Fever is one of the common signs of infectious balanitis. You may seek medical care if your son has symptoms of balanitis since the infection may spread to the urinary tract. Usually, balanitis does not cause severe problems in children. However, repeated infections may warrant surgical treatments.
Complications Of Balanitis In Children
In rare cases, balanitis may occur with posthitis, an inflammation of the foreskin. If balanitis and posthitis occur together, it is called Balanoposthitis. Recurrent balanitis with phimosis (tight foreskin) may cause phimosis to last longer if balanitis is left untreated. It may also increase the risk of frequent urinary tract infections (3).
Although most cases may resolve within a few days without any treatment, recurrent balanitis may cause severe pain, penile discharge, and scarring in children. Scarring may interfere with urine flow and cause discomfort. You may seek medical care if your child has balanitis more than once.
Prevention Of Balanitis In Children
Ensuring good personal hygiene may help prevent balanitis in children. The preventive measures may include the following.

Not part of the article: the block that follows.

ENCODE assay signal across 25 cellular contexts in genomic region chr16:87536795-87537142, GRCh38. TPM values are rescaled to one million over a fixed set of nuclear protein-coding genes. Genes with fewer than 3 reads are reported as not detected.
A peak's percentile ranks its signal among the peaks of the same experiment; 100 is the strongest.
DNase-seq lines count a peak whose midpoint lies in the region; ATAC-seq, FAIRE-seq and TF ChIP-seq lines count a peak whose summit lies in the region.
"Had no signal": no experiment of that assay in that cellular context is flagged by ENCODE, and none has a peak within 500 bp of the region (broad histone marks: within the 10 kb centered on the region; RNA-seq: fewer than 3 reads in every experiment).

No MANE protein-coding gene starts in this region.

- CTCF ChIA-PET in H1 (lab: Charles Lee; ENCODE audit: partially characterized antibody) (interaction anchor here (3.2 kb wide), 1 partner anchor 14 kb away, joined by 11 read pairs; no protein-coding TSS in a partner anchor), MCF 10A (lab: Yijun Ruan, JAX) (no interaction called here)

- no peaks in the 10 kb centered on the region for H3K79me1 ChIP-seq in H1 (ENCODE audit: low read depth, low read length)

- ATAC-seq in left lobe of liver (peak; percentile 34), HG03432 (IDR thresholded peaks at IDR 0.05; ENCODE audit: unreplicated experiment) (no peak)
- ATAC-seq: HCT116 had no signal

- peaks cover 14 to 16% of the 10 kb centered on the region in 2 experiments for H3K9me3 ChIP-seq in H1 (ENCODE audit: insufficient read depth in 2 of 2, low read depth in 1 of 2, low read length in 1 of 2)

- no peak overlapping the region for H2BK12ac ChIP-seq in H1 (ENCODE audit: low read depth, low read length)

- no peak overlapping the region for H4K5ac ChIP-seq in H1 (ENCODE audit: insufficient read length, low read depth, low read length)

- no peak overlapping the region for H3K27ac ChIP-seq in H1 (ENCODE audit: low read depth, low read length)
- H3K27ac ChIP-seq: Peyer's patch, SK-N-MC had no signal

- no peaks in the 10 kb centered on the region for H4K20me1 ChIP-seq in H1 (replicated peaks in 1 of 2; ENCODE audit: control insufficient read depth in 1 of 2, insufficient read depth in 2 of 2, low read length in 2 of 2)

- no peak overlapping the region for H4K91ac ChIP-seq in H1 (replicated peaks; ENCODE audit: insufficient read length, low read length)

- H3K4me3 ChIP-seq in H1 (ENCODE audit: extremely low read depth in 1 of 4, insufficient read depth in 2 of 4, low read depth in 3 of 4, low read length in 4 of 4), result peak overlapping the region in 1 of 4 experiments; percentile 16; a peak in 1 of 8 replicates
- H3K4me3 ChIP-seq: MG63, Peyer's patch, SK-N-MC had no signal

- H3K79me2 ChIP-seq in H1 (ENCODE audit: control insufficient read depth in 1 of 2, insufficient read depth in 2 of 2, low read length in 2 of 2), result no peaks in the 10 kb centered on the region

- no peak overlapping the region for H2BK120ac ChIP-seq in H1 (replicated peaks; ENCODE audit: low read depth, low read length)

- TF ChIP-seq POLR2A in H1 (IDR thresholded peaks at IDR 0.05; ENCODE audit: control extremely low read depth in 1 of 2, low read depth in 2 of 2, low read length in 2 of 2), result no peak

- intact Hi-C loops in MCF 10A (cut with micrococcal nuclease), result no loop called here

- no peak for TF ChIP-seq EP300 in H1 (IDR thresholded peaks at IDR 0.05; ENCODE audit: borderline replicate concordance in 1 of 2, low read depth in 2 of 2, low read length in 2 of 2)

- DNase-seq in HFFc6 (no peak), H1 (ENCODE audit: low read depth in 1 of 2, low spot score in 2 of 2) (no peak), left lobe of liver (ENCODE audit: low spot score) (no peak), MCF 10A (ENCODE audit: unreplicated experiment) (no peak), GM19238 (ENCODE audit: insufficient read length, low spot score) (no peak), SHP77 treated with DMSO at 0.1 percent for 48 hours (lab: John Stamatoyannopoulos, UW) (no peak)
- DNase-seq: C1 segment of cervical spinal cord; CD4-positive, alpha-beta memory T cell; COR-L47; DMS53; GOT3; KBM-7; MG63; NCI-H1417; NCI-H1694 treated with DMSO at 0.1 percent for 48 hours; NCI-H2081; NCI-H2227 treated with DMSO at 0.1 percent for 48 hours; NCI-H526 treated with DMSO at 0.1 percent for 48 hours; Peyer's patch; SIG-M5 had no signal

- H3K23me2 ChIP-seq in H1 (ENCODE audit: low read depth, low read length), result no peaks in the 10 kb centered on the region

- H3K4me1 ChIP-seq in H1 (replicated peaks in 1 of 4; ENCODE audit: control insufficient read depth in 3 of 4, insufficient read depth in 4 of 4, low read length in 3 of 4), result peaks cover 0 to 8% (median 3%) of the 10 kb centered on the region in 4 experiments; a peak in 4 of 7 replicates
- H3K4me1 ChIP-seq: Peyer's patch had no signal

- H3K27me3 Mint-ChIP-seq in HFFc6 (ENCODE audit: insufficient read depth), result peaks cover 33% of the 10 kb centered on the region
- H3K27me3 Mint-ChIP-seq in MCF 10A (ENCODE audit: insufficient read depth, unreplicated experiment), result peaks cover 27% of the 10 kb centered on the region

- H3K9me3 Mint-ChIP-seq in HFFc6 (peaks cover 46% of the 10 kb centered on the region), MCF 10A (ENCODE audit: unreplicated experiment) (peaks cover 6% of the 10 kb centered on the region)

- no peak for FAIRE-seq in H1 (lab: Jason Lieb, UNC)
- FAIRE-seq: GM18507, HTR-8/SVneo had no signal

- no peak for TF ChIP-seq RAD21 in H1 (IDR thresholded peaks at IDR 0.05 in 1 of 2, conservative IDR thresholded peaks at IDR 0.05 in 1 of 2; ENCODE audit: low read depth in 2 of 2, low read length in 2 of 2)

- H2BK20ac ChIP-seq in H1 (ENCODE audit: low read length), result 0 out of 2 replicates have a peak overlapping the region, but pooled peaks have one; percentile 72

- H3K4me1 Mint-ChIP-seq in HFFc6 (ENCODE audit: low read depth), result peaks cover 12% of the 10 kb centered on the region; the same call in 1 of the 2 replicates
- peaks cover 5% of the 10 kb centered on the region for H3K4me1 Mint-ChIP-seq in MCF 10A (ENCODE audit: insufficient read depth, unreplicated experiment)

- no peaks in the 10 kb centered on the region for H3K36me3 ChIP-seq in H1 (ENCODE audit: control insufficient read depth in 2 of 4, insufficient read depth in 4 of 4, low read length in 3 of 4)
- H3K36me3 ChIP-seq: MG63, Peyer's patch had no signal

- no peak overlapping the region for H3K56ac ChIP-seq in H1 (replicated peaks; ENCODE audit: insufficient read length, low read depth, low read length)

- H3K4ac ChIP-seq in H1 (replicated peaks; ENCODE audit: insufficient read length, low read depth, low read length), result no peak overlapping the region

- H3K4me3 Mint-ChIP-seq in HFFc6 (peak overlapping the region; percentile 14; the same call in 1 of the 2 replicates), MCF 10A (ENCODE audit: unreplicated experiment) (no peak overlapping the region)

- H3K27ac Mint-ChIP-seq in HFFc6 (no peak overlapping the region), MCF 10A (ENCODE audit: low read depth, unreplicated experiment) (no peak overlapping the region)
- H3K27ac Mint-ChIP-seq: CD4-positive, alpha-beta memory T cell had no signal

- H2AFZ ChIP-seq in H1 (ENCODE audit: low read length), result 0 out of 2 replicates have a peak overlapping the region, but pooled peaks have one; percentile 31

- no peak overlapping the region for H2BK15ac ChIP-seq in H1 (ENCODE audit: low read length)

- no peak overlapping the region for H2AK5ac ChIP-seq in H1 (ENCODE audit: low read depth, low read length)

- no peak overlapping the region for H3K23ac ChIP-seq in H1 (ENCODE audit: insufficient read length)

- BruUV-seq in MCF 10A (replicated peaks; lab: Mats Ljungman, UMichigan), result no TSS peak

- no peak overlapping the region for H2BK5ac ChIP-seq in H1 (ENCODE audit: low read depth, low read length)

- Do not frequently retract the foreskin.
- Keep the penile area as dry and clean as possible.
- Wash with lukewarm water regularly.
- Avoid soaps, gels, and other products that may irritate the skin.
Parents may ensure penile hygiene for young boys. You may also teach your child to keep the area clean from an early age. Speak to a doctor to learn more about good penile hygiene.
Diagnosis Of Balanitis In Children
Symptoms and physical examination of the penis could help diagnose balanitis in children. Additional tests are often ordered to exclude the diagnosis of certain infections that may cause similar symptoms. Bacterial or fungal infections are often diagnosed by analyzing urine samples or swabs from the secretions present on the penis.
Treatments For Balanitis In Children
Most cases of balanitis can be managed conservatively without any surgical procedures. Conservative management may include taking adequate hygiene measures and avoiding irritants. The other treatment options may include the following (1).